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Wednesday, June 20, 2012

The Big Lie: Sun Moon Lake Cycling and Other Links


If you repeat a lie...

Taiwan Today had a recent article detailing the Merida cycling event at Sun Moon Lake. I made the observation that this event seemed suspiciously linked to a CNN-GO article and the Taiwan Tourism Bureau's desire to promote it. The Taiwan Today article actually and suspiciously mirrors and even quotes the CNN article's most erroneous statements, which I devoured in an earlier post HERE.

Sun Moon Lake, a natural alpine lake located in central Taiwan’s Nantou County, is surrounded by high forest mountains with stunning landscapes. The lake—named because its eastern part is round like the sun and its western part is narrow and long like a crescent moon—has been voted year after year by local and foreign visitors, including those from mainland China, as one of Taiwan’s must-see tourist spots.
Statistics from the Sun Moon Lake National Scenic Area Administration show that the number of visitors skyrocketed from 2.6 million in 2009 to 6.3 million in 2010, after the launch of a cable car service Dec. 28, 2009. The service became an instant hit as it offers a bird’s-eye view of the lake’s beauty in a relaxing 1.87-kilometer ride between the lake and the nearby Formosan Aboriginal Culture Village.
In 2011, the number of visitors declined slightly to 5.3 million. But the administrative office is confident that its efforts over the past few years in building a round-the-lake bikeway will soon spark another tourism boom, as hundreds and thousands of bicycle enthusiasts from around the world come flocking to the lake to indulge their passion for bicycling and soak in the beautiful local scenery.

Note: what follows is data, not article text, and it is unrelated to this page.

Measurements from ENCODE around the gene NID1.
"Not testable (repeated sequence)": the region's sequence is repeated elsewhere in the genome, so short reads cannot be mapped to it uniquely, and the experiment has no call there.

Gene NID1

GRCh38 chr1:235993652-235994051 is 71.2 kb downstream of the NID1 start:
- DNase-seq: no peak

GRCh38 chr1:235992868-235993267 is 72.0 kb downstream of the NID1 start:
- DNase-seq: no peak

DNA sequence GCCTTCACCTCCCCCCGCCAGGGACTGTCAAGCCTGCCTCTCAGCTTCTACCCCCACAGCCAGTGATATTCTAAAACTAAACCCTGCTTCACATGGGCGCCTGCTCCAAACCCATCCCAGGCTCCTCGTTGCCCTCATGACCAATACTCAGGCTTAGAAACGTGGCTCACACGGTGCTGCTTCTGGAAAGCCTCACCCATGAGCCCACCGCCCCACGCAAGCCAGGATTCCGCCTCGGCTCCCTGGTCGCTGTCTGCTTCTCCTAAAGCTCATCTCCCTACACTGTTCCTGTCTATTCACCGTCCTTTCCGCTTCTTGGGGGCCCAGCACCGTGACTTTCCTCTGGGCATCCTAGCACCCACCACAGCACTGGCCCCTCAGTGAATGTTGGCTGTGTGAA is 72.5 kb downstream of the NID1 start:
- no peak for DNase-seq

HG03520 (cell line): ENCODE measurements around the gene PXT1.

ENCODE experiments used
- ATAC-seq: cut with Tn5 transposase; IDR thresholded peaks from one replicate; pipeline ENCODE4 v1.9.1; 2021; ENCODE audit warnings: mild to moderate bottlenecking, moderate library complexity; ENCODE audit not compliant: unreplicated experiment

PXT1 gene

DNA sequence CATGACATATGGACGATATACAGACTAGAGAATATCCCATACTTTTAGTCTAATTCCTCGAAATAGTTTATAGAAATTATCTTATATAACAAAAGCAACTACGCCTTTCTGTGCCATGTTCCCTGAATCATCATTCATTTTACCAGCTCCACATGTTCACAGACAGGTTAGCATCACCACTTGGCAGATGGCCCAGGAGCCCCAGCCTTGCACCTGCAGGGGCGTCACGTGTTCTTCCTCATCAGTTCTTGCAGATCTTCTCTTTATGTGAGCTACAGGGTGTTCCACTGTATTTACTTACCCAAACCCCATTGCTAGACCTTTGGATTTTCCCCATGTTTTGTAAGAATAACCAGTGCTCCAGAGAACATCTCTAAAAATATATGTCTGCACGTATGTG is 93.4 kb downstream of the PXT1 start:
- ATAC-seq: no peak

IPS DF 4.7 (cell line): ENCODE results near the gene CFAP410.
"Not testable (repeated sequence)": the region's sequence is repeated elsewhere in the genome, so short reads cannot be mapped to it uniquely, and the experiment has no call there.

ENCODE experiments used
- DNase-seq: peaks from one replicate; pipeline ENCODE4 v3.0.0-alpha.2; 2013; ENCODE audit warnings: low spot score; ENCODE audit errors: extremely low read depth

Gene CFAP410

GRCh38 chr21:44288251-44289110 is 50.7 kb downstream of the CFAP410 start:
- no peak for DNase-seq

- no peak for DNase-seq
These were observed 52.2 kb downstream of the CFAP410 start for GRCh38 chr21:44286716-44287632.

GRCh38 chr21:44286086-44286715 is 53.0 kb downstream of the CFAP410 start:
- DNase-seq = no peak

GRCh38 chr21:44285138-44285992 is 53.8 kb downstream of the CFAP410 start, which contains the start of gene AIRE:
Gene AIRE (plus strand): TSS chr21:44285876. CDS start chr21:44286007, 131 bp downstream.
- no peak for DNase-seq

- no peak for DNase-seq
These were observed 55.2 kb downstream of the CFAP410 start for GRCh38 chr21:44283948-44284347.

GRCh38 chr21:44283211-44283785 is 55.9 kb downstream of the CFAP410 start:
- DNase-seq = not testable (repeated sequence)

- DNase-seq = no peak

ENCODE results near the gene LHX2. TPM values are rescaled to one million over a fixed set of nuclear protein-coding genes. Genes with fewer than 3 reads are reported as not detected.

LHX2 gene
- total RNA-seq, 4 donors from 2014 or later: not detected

The TT Article begins to look more like an attempt by Tourism Bureau underlings to toady up to their superiors.



Bike Radar has an interesting piece that briefly mentions Taiwan. Sadly, the writer buys into the tired old Cold War tropes perpetuated by competing groups of Chinese nationalists in the CCP and the Kuomintang (KMT).
On a clear day you can see Taiwan from the coast. China and Taiwan are inextricably linked and their differences not so old as to be forgotten. Xiamen has a huge sign facing across the water that says ‘Two countries, one system’, essentially a declaration of friendship. Taiwan also has a sign, visible from Xiamen with binoculars, which says ‘Two countries, two systems’. Direct flights between the two places only began in the last two years, and there are many big military bases in the hills around Xiamen. Despite that, China and Taiwan are trade partners on a massive scale.
This is notion is purely the invention of the writer's own China fantasy. From Xiamen you might be able to see the island of Jinmen (Kinmen), which is under the administration of the Republic of China; the official name of the state governing Taiwan. Still, it is NOT Taiwan. This is a oft repeated misconception employed to create the illusion of closer geographic proximity and, in the hopes of Chinese nationalists, possibly closer political proximity. This same strategy was used by Japan's colonial government on Taiwan, which published maps of Taiwan to include Mt. Fuji and the Home Islands resting just on the northern horizon.

Moreover, the idea that Taiwan and China are "inexorably linked" is a simple construct that stands as firm as the claim that Taiwan is inexorably linked to Japan, The United States, The Netherlands, the Balkans, the Azores or any other location. It all depends on subjectivities and how you wish to politicize them.  

The repetition of these flimsy ideas are maddening. I wish it would stop.

  • Mark Caltonhill has written a wonderfully detailed piece on cycling the Rift Valley. If you are considering biking Taiwan's lovely East Coast, give this a read.
  • Paul Sharpe has just started putting his pictures and write-up on his trip around Taiwan a couple months back. Wonderful photos. Day 1, 2, 3, 4, 5, 6... with more to come. If you are considering biking around Taiwan, check this out. 

1 comment:

  1. Thanks for the back links Andrew - much appreciated